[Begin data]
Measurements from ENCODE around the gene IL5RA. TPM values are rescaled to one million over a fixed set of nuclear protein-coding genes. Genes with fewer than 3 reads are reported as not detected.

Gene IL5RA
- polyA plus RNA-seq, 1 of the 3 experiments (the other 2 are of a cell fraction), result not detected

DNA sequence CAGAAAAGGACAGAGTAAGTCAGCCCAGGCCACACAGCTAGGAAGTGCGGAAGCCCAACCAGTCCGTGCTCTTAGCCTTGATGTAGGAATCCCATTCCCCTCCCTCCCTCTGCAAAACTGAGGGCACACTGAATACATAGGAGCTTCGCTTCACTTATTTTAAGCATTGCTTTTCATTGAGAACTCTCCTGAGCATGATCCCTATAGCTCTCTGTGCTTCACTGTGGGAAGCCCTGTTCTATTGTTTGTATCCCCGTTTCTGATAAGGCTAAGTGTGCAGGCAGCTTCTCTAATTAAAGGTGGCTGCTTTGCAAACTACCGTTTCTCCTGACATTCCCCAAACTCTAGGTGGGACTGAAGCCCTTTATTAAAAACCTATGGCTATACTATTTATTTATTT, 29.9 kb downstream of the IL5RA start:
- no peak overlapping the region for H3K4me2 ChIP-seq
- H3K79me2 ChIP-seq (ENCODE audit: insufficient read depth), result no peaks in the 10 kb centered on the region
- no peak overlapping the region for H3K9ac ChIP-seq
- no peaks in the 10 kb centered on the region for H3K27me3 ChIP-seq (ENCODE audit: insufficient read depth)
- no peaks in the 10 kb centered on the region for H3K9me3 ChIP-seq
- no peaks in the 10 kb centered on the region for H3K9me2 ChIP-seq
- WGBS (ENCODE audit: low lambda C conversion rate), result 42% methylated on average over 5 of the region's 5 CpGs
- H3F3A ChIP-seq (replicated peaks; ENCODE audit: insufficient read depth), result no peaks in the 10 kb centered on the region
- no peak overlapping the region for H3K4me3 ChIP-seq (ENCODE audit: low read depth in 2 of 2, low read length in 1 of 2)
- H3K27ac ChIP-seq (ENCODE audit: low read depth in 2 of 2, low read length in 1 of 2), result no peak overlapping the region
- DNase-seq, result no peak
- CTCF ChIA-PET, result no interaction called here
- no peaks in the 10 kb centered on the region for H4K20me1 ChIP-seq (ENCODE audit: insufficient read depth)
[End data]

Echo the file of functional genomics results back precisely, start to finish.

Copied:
Measurements from ENCODE around the gene IL5RA. TPM values are rescaled to one million over a fixed set of nuclear protein-coding genes. Genes with fewer than 3 reads are reported as not detected.

Gene IL5RA
- polyA plus RNA-seq, 1 of the 3 experiments (the other 2 are of a cell fraction), result not detected

DNA sequence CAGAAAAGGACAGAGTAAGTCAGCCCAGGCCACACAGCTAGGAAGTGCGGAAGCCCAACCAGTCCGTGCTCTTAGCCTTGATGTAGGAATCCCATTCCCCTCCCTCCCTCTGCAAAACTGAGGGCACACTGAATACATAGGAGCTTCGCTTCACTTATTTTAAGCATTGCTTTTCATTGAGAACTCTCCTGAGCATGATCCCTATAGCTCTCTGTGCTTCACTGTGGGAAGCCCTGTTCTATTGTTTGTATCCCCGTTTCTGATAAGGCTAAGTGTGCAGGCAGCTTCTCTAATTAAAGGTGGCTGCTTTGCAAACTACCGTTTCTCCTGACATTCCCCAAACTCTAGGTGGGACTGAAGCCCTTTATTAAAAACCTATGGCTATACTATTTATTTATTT, 29.9 kb downstream of the IL5RA start:
- no peak overlapping the region for H3K4me2 ChIP-seq
- H3K79me2 ChIP-seq (ENCODE audit: insufficient read depth), result no peaks in the 10 kb centered on the region
- no peak overlapping the region for H3K9ac ChIP-seq
- no peaks in the 10 kb centered on the region for H3K27me3 ChIP-seq (ENCODE audit: insufficient read depth)
- no peaks in the 10 kb centered on the region for H3K9me3 ChIP-seq
- no peaks in the 10 kb centered on the region for H3K9me2 ChIP-seq
- WGBS (ENCODE audit: low lambda C conversion rate), result 42% methylated on average over 5 of the region's 5 CpGs
- H3F3A ChIP-seq (replicated peaks; ENCODE audit: insufficient read depth), result no peaks in the 10 kb centered on the region
- no peak overlapping the region for H3K4me3 ChIP-seq (ENCODE audit: low read depth in 2 of 2, low read length in 1 of 2)
- H3K27ac ChIP-seq (ENCODE audit: low read depth in 2 of 2, low read length in 1 of 2), result no peak overlapping the region
- DNase-seq, result no peak
- CTCF ChIA-PET, result no interaction called here
- no peaks in the 10 kb centered on the region for H4K20me1 ChIP-seq (ENCODE audit: insufficient read depth)